Have you heard of the term “space syntax”? It is a theory first proposed in the 1970s by Professor Bill Hiller of The Bartlett Faculty of the Built Environment at the University of London, as a method for the mathematical analysis of space. After further research activities, an independent company, Space Syntax, named after the analysis method, was established in 1989.
Dr. Eime Tobari, Associate Director of Space Syntax Limited, introduces the space syntax analysis method. “Now that you can work anywhere with a computer or mobile phone, the meaning of the physical location of offices is changing,” she says. “However, especially in knowledge-based industries, interactions between people are very important. Social contacts stimulate innovation and creativity, and of course are essential for teamworking. Spatial layout can either encourage and facilitate or discourage and prevent user interactions. At Space Syntax, we use computer simulations to assess spatial layouts of buildings and cities and consider how they affect building users’ movement and interaction patterns.”
Dr. Tobari introduces some studies that revealed “the more people are exposed to movement, the more useful they are likely to be seen by others.” This makes sense. In other words, even a person who can do a wonderful job is not seen as useful by others if they are not noticed because their desks are spatially isolated and they do not interact with many others.
If you create an open office with no partitions, you will soon have employees claiming that they cannot concentrate. “A certain spatial hierarchy is needed in an office to provide spaces with various characters from relatively segregated spaces for concentration to accessible spaces for spontaneous discussions.,” Dr. Tobari says. “How spaces relate to different movement levels affects the suitability of these spaces for certain activities. It is therefore useful to understand an overall movement hierarchy within a building when designing an office.”
While the demand for traditional offices with fixed desks has gone down, there is a recent trend to design office buildings that are more like a self-contained city to encourage informal interactions between people from different teams and even companies. “You can find a variety of amenities such as cafés, lounges, coffee shops, art galleries and even aquariums in office buildings,” Dr. Tobari says. “These spaces enable and encourage such interactions.” Many office buildings are beginning to incorporate these spaces to encourage knowledge exchange and foster creativity of their employees.
Architecture, interior design and other design office functions are gathered in the headquarters
Dr. Eime Tobari, Assistant Director, Space Syntax
It’s not only the internal office design that determines whether an office works well; the surrounding environment is also very important. “Take an example of London. Would you pay the same rent for a similar property in the Canary Wharf financial district and in, let’s say Hammersmith area?,” Dr. Tobari says. “Locations with a lot of amenities in proximity including parks, cafés, restaurants and bars are attractive for employees and therefore for their employers. Such environments offer you an opportunity to take a walk during your lunch break and have exciting encounters with people.”
The illustration above shows an agent simulation analysis for a proposed office building. Space Syntax uses computer simulations like this to understand a spatial structure of a building or an urban place and how it relates to the performance of the building or the place. “Space syntax research began in the 1970s but ‘modelling’ or ‘evidence-based’ approach was not so common in the field of architecture and urban design at that time,” she says. “Fortunately, they are more common now at least in the UK. It is not an idea unheard of.” It does feel that the awareness of such an approach are more widely spread.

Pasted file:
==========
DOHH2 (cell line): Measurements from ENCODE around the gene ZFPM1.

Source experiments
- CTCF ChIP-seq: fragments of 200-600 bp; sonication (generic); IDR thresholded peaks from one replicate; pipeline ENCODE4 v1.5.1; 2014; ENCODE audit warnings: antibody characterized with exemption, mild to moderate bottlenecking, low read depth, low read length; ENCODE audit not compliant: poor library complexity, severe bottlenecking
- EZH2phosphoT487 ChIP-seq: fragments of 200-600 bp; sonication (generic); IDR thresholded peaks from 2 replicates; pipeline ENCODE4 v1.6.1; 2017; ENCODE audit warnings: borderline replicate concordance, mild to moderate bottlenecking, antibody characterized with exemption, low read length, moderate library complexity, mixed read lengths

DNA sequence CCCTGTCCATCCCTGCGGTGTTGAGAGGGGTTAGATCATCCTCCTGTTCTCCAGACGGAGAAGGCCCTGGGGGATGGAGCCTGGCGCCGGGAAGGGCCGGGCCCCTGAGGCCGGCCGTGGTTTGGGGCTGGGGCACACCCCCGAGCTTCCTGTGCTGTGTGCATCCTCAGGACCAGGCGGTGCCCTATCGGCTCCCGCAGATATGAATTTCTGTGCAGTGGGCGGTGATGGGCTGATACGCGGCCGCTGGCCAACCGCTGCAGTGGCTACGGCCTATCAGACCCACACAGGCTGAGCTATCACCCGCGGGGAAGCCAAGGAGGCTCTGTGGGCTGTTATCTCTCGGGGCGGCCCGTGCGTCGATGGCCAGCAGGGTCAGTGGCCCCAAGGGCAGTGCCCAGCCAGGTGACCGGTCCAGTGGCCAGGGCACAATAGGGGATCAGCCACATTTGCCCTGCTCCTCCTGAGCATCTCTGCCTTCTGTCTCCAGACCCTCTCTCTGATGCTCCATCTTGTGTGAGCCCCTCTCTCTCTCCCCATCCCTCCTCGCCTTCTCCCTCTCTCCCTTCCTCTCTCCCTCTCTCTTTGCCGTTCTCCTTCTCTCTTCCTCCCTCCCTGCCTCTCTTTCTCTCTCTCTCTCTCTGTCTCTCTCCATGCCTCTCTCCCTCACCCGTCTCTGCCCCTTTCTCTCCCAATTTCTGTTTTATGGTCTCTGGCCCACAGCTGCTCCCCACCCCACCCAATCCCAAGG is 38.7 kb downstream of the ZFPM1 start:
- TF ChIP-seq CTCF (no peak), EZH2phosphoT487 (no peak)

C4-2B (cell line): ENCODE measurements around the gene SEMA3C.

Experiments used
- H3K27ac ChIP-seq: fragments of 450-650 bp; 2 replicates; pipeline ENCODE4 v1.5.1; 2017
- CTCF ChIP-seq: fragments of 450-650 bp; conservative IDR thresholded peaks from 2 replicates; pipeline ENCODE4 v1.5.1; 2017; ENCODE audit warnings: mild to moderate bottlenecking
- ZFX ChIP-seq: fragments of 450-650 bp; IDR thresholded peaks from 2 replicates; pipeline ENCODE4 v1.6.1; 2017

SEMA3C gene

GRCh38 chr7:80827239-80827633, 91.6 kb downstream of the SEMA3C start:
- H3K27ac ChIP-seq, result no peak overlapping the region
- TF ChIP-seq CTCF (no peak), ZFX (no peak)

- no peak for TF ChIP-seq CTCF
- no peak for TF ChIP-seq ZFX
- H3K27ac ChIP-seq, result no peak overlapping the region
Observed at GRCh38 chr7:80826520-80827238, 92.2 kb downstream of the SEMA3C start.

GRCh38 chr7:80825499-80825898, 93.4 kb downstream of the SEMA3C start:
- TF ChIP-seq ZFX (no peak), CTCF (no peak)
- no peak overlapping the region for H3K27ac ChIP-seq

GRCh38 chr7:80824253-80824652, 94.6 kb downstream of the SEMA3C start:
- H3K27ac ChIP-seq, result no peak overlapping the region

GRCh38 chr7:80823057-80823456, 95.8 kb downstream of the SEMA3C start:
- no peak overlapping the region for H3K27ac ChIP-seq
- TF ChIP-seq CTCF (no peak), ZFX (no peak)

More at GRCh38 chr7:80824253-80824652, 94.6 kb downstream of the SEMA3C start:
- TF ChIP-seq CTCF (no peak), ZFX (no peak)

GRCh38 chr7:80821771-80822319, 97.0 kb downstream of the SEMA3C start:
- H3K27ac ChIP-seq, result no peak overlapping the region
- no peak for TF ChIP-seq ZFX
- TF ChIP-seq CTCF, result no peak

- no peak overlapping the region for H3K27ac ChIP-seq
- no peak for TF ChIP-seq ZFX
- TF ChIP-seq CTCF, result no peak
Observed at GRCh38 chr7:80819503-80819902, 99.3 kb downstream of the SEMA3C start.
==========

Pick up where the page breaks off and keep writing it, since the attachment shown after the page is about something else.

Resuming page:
Space Syntax has employed their simulation techniques when they are deciding a layout of their own office. They analysed three options. The analysis shows differences in the distribution of potential movement and interaction patterns. They made a decision based on what kind of communications that the company envisages to foster and encourage. The current layout was selected as it would create a variety of spaces from relatively quiet desks and exposed ones and it allowed many different movement patterns between desks.
Does a computer simulation really help make design decisions? In the end, a simulation is only a situation. It does not predict how people move around in a space with a 100% accuracy. However, it does provide you with a degree of certainty under some assumptions and allows objective comparisons between design options. “Because it is a desk-top approach, the simulation helps to mitigate risk of failure at a relatively low cost at an early stage of the design development,” Dr. Tobari explains. “People are smart. We all subconsciously navigate through spaces assessing the form and composition of spaces based on visual information. It is an intuitive process. Space syntax methodologies help quantify and visualise the network properties that are supporting such intuitions.”
“In so-called ‘smart buildings’, sensors are already installed to capture the occupancy and movement of building users in order to control and optimise, for example, the lighting and air conditioning accordingly.” “The data will help improve the predictability of our simulations,” says Dr. Tobari. In the near future, there will be more smart buildings and more data on human behaviour will become available. It will be increasingly common for architects, interior designers and employers to use such data and simulations in designing office buildings so that they work well for building users.
Interior Design: David Chipperfield Architects